absolutely right TC makes you think what a sorry performance Mr O’Neill did second edition but it’s early days and the proof will be in the pudding served up to the Australian public but here’s to exciting times ahead 🙂

    • February 9th 2013 @ 12:46pm
      Bruce Lee said | February 9th 2013 @ 12:46pm | ! Report

      Kids, say no to drugs. Come plays rugby sevens instead and you can win a medal!

    • Roar Guru

      February 9th 2013 @ 2:43pm
      Cattledog said | February 9th 2013 @ 2:43pm | ! Report

      A good article and some good vision shown by Bill Pulver. Financially, giving the 3rd tier to the Super franchises makes significant sense as there’s no need to replicate in many cases. I believe, however, that there probably needs to be more than five teams so the ARU will have to decide how best to swing this aspect. Perhaps the Reds and Waratahs can support two academies, an additional one in Western Sydney and a QLD Country based academy (Gold Coast, Sunshine Coast or further north if appropriate). Obviously, they would require additional funding from the ARU to persue this. The ARU could also have an academy making up eight in total. Games would be played as curtain raisers to the Super games.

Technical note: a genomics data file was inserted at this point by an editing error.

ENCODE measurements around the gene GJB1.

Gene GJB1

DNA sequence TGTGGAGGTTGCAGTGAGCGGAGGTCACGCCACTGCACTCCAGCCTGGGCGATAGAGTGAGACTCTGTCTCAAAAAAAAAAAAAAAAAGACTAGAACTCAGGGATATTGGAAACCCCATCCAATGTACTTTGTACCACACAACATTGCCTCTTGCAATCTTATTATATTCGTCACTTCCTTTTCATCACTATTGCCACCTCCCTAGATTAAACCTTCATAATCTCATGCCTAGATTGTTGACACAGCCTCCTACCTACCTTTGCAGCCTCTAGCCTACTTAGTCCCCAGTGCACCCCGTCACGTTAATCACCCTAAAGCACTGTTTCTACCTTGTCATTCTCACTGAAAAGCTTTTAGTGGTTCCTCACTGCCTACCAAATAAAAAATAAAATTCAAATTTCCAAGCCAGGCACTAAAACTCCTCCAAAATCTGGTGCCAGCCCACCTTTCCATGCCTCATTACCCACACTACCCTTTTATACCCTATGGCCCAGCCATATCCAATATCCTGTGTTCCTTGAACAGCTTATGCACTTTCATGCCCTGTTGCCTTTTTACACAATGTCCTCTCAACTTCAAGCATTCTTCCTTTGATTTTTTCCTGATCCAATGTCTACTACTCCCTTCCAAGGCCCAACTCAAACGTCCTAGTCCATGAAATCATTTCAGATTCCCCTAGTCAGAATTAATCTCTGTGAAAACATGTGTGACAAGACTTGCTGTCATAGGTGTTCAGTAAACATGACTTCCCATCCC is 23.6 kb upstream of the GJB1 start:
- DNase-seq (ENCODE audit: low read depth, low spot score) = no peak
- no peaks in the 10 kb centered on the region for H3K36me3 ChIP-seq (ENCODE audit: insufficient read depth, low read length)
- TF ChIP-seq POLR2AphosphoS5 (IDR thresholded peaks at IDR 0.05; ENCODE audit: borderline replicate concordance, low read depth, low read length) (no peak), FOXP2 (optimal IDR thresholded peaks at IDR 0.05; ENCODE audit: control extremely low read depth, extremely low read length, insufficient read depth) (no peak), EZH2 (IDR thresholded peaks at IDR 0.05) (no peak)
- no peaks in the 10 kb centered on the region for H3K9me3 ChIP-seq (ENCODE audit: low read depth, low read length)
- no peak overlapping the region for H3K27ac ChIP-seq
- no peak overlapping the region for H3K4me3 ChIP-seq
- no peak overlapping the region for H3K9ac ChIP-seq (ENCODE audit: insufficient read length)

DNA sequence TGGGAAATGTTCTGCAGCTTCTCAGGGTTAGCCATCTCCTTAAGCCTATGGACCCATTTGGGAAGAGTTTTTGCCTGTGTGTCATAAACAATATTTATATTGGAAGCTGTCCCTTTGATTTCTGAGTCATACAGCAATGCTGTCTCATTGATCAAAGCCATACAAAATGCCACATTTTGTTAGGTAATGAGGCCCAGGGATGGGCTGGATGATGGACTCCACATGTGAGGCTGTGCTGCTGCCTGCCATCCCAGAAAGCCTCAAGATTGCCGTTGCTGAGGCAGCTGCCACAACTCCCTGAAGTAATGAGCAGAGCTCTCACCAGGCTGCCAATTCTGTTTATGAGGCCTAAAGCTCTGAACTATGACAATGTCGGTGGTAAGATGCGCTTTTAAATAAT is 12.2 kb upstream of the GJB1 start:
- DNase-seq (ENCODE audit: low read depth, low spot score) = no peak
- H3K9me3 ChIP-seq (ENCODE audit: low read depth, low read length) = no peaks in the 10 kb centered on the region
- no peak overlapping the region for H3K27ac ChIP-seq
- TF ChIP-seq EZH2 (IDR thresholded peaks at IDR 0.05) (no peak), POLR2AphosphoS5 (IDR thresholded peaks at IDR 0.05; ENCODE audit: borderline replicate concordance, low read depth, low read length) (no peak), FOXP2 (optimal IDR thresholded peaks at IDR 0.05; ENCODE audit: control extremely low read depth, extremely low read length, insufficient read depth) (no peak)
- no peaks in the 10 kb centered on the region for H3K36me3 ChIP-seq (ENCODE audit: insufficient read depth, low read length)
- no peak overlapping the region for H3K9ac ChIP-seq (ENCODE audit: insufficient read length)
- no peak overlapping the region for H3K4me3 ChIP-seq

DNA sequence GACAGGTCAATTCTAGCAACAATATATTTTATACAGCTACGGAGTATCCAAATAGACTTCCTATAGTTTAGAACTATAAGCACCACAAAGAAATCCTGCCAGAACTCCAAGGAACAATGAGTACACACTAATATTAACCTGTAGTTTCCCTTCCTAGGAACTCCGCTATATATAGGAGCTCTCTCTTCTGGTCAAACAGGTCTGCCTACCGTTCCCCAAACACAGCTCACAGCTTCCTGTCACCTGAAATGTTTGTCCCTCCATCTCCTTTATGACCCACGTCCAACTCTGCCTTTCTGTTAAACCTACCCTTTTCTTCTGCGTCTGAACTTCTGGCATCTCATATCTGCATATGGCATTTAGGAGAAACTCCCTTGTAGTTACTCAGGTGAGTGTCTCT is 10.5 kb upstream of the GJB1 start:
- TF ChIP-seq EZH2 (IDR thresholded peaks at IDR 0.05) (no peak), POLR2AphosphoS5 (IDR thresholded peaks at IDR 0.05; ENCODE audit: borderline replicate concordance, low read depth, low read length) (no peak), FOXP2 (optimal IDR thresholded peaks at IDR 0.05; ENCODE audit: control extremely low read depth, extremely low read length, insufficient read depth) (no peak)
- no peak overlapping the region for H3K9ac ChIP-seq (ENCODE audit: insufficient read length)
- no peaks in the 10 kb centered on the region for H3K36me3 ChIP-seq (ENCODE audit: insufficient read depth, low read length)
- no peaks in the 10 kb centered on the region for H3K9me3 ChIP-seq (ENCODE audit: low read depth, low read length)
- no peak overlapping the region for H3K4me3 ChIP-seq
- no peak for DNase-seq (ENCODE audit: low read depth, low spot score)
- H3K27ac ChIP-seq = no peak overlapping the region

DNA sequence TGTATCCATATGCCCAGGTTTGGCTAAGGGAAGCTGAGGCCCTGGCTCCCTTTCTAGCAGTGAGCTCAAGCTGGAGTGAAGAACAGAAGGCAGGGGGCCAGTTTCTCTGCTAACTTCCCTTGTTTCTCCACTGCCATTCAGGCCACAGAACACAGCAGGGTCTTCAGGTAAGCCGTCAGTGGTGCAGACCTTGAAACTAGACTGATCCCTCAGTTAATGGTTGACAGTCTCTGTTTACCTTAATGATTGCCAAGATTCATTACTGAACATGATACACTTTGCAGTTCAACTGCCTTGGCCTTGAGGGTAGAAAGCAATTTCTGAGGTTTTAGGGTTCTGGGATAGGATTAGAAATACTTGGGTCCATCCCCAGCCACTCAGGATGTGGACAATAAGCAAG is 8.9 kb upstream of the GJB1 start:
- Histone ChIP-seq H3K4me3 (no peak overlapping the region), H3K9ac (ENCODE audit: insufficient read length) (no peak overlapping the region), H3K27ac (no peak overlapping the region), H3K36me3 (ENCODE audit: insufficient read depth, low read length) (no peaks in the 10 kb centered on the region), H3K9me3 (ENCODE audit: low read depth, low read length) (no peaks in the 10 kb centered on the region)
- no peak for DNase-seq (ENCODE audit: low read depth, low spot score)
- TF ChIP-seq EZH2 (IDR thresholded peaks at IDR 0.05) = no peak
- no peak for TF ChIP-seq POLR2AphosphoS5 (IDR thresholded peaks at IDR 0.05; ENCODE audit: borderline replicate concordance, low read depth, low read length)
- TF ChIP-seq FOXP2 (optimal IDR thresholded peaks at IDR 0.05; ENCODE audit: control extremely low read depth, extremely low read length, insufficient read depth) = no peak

In doing this, however, players should be drawn mainly from the premier players currently playing around the countryside and those who show the necessary skills and promise from the areas without a premier level comp.

      I also like the idea of pushing the rugby 7s approach. Whilst some 15 man game purists may see this as a degradation to some extend, the following and extent of younger support coupled with the 2016 Olympics means significant inroads to the 15 man game can be made if marketed correctly and we give it a high enough priority to be up there in medal contention.

      Perhaps the future is looking somewhat brighter for rugby.

    • February 9th 2013 @ 3:01pm
      p.Tah said | February 9th 2013 @ 3:01pm | ! Report